How Third-Party Logistics Can Unlock Cross-Border eCommerce Opportunities in China

 

Chinese eCommerce presents an unignorable opportunity for foreign businesses.

As international travel is stalled by COVID-19, marketplaces like Tmall are helping brands find a huge domestic audience in China – with cross-border B2C sales totaling nearly $29 billion in 2020.[1]

Capitalising on this growth will not be easy. A recent report from Deloitte and Tmall argues that robust and efficient supply chains are key to success in cross-border eCommerce.[2] And while brands may try, establishing effective supply networks in a foreign country is complex and expensive.

This sets the stage for third-party logistics providers to position themselves as a vital bridge to the Chinese market. But in order to do so, they will need to integrate with Tmall Global – and doing so presents some serious challenges related to data flow.

In this article, we’re going to explore exactly what those challenges are – and offer an alternative approach that will make data far easier to access. But before we get into that, we need to explore exactly why Chinese eCommerce is so important for foreign brands.

Understanding the Cross-Border Boom

With a fast-growing economy and a population of increasingly affluent consumers, China has long been a vital market for foreign brands. Chinese consumers are estimated to account for over a third of global luxury goods spending,[3] and 68% of them believe foreign goods are of better quality than domestic ones.[4]

Historically though, these foreign goods were bought by Chinese consumers on their travels – with tourists spending reaching a high of over $277 billion in 2018.[5] When the pandemic hit, all of that tourist spending disappeared. And in order to continue serving this huge base of Chinese consumers, brands were forced to pivot to cross-border eCommerce.

The result has been an undeniable boom. But the transition to cross-border eCommerce has been far from smooth. eCommerce margins are generally thinner than bricks and mortar trade, meaning fulfilment and logistics are of even greater concern to brands. And while China boasts a world-beating eCommerce infrastructure, it differs from Western eCommerce in two important ways.

First, Chinese eCommerce is concentrated in a small handful of extremely powerful marketplaces. Tmall alone accounts for over 63% of all B2C transaction in China[6], making it more than twice as dominant as Amazon is in the States.[7] Combined with JD.com, these two marketplaces process nearly 90% of all consumer transactions online.

The second difference is far subtler than this, but causes far greater problems for foreign brands – and it has to do with data flow.

The Data Difficulty

Western platforms like Facebook and Google base their business models in large part on providing businesses with data – and therefore make collecting, analysing and actioning data extremely simple and intuitive. 

Tmall and JD.com base their business models on consumer trust, and have been less focused on data. This means logistics companies looking to integrate with these marketplaces will struggle to access information they would normally take for granted – from order confirmations to basic product data.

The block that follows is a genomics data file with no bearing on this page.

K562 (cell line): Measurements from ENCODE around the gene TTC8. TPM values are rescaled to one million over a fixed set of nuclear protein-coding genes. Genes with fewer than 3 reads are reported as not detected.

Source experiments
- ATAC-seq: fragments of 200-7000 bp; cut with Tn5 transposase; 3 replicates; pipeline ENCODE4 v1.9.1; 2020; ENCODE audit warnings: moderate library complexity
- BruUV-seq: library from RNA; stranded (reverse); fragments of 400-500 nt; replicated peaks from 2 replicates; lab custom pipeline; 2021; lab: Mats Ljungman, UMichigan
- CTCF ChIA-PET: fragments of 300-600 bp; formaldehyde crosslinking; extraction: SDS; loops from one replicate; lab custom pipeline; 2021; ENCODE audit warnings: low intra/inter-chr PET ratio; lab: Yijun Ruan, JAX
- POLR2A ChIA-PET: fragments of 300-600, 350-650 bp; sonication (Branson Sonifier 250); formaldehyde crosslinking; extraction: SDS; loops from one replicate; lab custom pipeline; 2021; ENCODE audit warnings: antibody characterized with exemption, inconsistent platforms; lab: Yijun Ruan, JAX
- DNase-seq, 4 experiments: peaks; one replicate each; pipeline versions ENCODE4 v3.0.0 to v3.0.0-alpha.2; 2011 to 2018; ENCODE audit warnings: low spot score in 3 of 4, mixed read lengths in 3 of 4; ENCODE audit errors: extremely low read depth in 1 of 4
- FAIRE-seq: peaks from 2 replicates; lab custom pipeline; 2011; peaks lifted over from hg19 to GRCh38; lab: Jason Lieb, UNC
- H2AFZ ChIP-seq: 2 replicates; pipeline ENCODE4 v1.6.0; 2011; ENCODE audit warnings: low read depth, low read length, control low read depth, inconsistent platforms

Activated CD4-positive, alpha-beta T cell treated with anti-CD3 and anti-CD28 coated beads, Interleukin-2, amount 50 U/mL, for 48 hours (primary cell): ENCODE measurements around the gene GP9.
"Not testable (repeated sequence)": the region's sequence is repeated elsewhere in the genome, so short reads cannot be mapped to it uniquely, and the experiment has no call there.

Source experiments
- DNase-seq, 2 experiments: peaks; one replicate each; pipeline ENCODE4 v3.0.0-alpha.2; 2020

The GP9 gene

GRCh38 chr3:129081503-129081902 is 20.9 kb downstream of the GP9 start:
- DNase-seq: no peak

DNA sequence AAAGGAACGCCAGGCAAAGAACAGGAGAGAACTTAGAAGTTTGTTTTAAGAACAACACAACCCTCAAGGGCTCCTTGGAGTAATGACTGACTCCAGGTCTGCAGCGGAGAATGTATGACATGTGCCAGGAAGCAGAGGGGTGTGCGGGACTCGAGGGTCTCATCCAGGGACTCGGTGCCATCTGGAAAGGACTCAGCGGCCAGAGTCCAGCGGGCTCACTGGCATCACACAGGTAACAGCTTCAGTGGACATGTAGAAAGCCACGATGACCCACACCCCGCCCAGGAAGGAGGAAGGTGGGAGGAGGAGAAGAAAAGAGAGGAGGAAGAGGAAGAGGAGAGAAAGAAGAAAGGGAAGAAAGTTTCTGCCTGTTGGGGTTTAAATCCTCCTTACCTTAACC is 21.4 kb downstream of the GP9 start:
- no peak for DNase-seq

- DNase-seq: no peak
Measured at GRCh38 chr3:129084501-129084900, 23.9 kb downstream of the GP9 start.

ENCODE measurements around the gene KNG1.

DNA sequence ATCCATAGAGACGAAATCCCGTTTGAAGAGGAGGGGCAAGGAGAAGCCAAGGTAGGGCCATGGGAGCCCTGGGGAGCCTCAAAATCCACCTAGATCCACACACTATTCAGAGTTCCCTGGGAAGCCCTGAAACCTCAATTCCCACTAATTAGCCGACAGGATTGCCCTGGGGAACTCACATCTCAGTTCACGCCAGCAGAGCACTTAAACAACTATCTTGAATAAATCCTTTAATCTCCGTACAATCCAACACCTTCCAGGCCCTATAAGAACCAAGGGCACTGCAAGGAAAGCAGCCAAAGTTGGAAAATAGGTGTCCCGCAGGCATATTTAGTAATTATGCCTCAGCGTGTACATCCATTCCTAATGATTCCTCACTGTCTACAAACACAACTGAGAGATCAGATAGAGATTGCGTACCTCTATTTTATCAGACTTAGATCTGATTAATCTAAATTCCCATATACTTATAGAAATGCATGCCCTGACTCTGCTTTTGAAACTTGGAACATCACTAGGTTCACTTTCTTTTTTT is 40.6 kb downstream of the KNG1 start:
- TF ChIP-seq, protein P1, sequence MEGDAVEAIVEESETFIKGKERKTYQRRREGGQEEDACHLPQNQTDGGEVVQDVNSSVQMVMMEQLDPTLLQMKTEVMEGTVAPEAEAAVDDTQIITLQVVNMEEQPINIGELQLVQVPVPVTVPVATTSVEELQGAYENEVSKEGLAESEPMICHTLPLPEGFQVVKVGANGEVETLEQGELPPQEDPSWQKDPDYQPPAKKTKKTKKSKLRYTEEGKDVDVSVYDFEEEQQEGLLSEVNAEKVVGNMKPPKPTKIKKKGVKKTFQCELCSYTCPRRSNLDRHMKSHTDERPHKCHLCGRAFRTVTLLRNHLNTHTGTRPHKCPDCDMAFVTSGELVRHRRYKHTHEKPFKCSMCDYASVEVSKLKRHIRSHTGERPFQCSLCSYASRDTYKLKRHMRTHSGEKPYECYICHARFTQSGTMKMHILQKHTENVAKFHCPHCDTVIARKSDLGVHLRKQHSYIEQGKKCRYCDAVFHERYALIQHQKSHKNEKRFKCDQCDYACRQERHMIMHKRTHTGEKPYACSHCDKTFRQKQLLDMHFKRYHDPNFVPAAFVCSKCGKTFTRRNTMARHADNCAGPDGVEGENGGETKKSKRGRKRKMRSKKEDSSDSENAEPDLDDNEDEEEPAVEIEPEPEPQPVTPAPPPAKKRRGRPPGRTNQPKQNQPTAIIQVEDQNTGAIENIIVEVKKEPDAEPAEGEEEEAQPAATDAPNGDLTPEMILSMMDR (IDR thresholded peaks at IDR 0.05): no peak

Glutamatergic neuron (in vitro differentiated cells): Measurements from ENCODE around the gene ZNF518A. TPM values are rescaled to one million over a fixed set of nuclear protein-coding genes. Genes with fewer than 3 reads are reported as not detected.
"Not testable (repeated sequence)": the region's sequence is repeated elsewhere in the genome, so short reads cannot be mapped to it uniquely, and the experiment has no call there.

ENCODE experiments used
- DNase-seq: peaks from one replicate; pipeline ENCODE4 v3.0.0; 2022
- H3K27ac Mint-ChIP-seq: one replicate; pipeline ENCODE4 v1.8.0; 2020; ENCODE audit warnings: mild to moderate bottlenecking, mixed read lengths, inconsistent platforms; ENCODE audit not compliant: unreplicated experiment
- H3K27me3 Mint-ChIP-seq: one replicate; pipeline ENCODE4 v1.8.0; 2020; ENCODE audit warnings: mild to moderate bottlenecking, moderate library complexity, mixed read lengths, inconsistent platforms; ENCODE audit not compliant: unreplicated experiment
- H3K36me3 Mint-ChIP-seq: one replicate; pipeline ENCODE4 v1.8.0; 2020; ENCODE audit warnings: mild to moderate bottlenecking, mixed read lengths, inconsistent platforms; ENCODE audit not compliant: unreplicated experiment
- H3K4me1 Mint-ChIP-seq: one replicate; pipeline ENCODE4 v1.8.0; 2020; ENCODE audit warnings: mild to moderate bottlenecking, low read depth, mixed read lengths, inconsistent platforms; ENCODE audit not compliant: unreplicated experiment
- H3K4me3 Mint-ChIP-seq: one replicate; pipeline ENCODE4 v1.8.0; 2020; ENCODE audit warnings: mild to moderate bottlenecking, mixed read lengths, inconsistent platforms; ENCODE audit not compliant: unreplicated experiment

It is not exactly that data is kept secret from providers; rather, accessing and using it is very complex and costly. There is a complex approval process, which generally requires a Chinese business registration and infrastructure that is hosted in China. And once you have been approved, it is extremely difficult to locate the exact information you need.

The Tmall API contains over 40 endpoints, and determining which of these endpoints you require is difficult. Worse, the documentation for this API is only available in Chinese – and plenty of endpoints aren’t formally documented at all.

While it is literally possible to build your own point-to-point integration with Tmall’s API, doing so is unrealistic for most companies. It would require you to establish a Chinese entity, apply for developer accounts and provision cloud infrastructure in China. Then the actual development would demand a significant upfront investment, as well as ongoing maintenance costs. And it would create confusion and delay every time Tmall updates their API. 

Instead, logistics providers need a way of overcoming this data problem and seamlessly integrating with marketplaces like Tmall Global. And that’s exactly what INTEGRAT3 offers.

How INTEGRAT3 Can Help

INTEGRAT3 exists to make data easy in Asia. With a single API, we automatically download the information you need and transform it into business-ready data that will allow logistics providers to thrive.

By removing cost and complexity, we make the Chinese cross-border eCommerce market accessible for ambitious businesses. And by automating the process, we give you the time to focus on what you do best.

 

If you’d like to hear more, book your demo today.

 

 

 

[1]https://market-insights.upply.com/en/against-the-downturn-cross-border-e-commerce-in-the-europe-asia-trade-lane

[2]https://www2.deloitte.com/cn/en/pages/consumer-business/articles/trends-in-china-post-pandemic-imported-goods-market.html

[3]https://www.schroders.com/en/bm/asset-management/insights/equities/five-trends-to-watch-in-chinas-consumer-sector/

[4] https://www.practicalecommerce.com/china-is-dominating-ecommerce

[5]https://www.statista.com/statistics/249702/international-tourism-expenditure-of-chinese-tourists/#:~:text=International%20tourism%20spending%20of%20Chinese%20tourists%202008%2D2019&text=The%20contribution%20of%20Chinese%20travelers,U.S.%20dollars%20while%20traveling%20abroad.

[6] https://www.statista.com/statistics/866847/china-b2c-online-retail-market-platforms-by-transaction-share/

[7] https://www.digitalcommerce360.com/article/us-ecommerce-sales/

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